They were idolaters. They worshiped several kinds of gods. And sacrificed human beings! But their temple was massively magnificent; it was made of stone and lime.

Even though they were idolaters, they had a figure that looked like a cross; it was a symbol for a god of rain. Since they know the figure of cross, it could be easy to introduce Christianity to the whole continent. But I could not bear seeing the idolatrous figures. We converted few natives to Christian.

However, we found not many profitable things from this town. But few natives were friendly to us. Some of them are willing to help us.

Today, we will sail along the coast, until we find another town. If everyone in this continent is like the Cozumel's people, it could be easy to explore.

March 25, 1519

Finally I found a city in the continent along the coast. The natives called this city Tabasco. But its residences were not as friendly as Cozumel's; they threw stones and arrows at us. Unwillingly, we had to fire them back.

They wore cotton-filled armors, which seemed very weak. But in the battle, it was more useful than it seems; it could protect themselves from some of our swords. They were fierce warriors; although we armed with steel armors and weapons, I lost my soldiers. But they were afraid of gunfire and cavaliers; we finally won and dominated the city.

Even though it was tough battle and lost my men, I promised them peace, because that was the best way to treat natives. My interpreter, Jeronimo de Aguliar was really helpful to communicate with them. At last, they promised to become citizens of King Charles.

Also we met some pretty ladies. I liked one of the ladies, Malinaltzin. I will call her Malinche. I could take her to my expedition.

April 21, 1519

We found a beach and landed on it.

The natives of this land was very friendly, unlike Tabascans. They offered us food, clothes, jewels and other supplies as well. They said to my interpreter that they belong the the empire. The name of Empire was Aztec, and also they called it Mexica.

They included a huge amount of gold and silver. This Aztec empire could be the land of gold, El Dorado! I should make the empire friend, or I have to defeat them.

Fortunately, we also met the Cempoalas, who were not friendly to Aztec, but amicable to us. Cempoalas, who were not friendly to the Aztec empire, supported us to defeat the empire! They offered us their men at arms. They build a fortress and a little town, near the coast, for us. This is the first town in the new continent! I will name it Villa Rica de la Vera Cruz, the village of True Cross. It is now our fortress, headquarter, and port.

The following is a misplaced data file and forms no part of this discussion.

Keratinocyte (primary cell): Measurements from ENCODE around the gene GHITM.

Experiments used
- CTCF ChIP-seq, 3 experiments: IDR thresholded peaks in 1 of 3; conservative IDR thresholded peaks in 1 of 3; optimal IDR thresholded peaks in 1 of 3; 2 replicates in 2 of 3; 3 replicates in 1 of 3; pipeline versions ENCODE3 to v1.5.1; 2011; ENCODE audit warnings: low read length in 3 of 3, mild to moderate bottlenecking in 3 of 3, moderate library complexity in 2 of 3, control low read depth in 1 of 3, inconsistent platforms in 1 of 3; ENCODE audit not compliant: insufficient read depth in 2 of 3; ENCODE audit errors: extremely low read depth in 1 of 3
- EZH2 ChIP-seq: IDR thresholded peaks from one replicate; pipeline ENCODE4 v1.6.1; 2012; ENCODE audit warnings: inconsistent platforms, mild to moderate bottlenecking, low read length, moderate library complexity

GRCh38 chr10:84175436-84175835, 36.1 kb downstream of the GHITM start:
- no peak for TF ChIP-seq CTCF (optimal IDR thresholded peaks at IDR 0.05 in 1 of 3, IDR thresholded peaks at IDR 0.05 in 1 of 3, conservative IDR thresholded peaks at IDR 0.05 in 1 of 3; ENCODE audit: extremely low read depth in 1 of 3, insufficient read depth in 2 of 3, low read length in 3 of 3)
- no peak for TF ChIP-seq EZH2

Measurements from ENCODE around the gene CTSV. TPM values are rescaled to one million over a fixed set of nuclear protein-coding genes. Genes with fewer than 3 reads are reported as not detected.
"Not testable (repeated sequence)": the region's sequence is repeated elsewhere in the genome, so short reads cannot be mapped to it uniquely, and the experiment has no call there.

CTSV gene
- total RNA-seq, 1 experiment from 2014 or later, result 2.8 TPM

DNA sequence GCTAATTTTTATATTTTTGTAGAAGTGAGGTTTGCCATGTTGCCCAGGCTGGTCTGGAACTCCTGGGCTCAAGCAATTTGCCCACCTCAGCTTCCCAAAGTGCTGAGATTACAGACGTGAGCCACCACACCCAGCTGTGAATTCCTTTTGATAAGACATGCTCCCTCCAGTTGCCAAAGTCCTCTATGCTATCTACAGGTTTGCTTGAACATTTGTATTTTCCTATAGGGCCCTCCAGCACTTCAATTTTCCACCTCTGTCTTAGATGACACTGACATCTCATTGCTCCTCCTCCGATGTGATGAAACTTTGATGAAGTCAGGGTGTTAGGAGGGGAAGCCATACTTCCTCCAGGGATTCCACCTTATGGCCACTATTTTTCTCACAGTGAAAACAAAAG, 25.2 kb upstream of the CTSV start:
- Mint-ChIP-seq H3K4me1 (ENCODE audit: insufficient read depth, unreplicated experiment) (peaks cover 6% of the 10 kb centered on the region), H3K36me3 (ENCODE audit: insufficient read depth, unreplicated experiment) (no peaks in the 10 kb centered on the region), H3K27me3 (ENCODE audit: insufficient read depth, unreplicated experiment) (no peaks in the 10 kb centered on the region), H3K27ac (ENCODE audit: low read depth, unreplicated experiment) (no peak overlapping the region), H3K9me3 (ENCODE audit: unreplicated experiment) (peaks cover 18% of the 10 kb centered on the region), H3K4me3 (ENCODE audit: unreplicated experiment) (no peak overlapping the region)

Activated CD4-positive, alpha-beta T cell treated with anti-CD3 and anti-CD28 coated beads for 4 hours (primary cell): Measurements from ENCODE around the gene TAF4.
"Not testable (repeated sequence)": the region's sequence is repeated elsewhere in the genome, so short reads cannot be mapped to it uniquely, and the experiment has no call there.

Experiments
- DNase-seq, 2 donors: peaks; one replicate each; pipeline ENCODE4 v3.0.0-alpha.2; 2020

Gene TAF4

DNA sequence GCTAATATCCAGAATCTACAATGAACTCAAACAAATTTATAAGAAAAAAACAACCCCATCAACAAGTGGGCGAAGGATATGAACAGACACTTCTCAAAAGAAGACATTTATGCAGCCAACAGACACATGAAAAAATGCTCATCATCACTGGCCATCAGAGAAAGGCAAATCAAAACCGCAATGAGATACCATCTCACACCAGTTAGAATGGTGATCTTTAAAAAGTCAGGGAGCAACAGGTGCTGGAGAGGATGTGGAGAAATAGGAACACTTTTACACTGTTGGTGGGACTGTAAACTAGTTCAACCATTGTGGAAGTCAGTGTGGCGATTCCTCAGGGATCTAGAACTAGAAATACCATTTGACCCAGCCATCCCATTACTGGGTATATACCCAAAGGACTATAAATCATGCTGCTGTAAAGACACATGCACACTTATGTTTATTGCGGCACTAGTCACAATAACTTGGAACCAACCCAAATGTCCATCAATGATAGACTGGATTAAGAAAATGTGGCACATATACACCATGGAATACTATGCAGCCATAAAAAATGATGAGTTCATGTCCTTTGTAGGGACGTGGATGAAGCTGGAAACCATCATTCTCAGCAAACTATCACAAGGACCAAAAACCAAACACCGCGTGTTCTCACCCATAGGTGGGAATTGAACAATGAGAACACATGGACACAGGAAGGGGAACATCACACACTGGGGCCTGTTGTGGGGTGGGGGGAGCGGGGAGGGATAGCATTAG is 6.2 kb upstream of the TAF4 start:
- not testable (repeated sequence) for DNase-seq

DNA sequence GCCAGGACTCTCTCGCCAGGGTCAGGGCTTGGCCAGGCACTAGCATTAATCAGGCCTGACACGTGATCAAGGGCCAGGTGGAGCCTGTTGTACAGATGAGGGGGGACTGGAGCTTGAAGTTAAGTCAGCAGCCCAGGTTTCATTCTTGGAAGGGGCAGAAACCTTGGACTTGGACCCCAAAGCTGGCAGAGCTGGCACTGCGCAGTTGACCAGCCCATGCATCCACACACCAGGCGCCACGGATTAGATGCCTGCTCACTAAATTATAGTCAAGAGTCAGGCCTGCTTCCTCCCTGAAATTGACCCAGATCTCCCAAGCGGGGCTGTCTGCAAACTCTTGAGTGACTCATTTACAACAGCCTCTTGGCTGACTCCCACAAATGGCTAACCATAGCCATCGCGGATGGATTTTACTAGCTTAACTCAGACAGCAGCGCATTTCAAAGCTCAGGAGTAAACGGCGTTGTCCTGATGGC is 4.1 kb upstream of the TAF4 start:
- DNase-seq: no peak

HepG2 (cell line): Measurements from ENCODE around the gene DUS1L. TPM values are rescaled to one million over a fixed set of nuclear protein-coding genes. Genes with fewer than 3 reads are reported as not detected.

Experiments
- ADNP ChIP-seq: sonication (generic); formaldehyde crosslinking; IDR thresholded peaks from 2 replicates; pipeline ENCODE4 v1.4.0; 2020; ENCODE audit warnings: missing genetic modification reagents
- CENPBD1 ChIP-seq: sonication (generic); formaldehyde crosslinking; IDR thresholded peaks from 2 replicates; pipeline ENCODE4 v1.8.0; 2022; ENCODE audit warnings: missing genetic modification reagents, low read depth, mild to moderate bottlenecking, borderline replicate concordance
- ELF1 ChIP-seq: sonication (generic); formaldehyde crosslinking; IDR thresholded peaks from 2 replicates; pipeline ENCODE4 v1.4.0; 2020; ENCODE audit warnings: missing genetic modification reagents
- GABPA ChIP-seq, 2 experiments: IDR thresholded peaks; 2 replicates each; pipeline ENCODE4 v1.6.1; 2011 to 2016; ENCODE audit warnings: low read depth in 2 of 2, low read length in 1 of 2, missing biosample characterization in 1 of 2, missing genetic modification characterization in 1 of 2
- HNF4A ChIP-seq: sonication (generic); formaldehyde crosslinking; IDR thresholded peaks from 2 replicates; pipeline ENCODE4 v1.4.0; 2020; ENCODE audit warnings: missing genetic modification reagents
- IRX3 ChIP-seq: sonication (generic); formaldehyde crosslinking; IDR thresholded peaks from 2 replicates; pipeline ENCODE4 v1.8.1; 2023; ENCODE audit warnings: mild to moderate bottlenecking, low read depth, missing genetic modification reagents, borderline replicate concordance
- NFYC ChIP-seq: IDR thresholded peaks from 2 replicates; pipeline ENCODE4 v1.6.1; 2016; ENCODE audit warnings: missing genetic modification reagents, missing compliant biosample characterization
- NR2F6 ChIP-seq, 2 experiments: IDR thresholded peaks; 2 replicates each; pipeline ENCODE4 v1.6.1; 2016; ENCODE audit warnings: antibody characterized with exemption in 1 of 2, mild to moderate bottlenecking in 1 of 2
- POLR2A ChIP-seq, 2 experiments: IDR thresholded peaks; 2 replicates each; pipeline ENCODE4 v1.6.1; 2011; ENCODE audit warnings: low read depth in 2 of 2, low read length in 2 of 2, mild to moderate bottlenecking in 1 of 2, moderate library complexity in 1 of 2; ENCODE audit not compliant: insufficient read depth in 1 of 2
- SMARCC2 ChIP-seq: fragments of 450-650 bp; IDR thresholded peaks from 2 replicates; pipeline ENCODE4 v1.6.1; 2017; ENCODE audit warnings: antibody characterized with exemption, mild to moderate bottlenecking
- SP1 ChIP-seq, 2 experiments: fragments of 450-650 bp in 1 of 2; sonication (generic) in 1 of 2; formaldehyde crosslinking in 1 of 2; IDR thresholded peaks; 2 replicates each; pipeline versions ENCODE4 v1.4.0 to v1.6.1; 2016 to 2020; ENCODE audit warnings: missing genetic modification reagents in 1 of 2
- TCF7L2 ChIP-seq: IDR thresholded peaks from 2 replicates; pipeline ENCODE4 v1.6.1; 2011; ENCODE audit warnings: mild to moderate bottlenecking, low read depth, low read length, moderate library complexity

However, my men did not want to go further. They wanted to returned to Cuba. They saw the fierce warriors at Tabasco, and they also heard about the huge empire, Aztec. Unfortunately, I had to do make a decision: I burnt all the equipment and ships, except for only one.

Also, I met an ambassador from the Aztec empire. He will report us to the emperor. They think we departed from "tower on the sea" and our cavaliers are "men-beast." But they adored us as much as they worship gods. I do not know what will be happening, but this could help us to treat this entire empire.

September 23, 1519

With Cempoalas soldiers, we marched into Tlaxcalteca. It was a state belonged to the empire. We , including the native chiefs of warriors, asked them to pass through. But they refused at the first time. We had to fight with them.

Our weapons were more advanced than theirs. Our native warriors knew their strategies and skills. Although we were outnumbered, we defeated them. Like all the other natives, they feared our cavaliers and firearms.

As soon as they realized that we are willing to defeat Aztec and being helped by other natives, they decided to help us to conquer the capital of the empire. They offered us 1,000 of their men, food, and other supplies. Now, I have two strong states that are willing to help us and defeat the empire. It is more important that having steel weapons and firearms.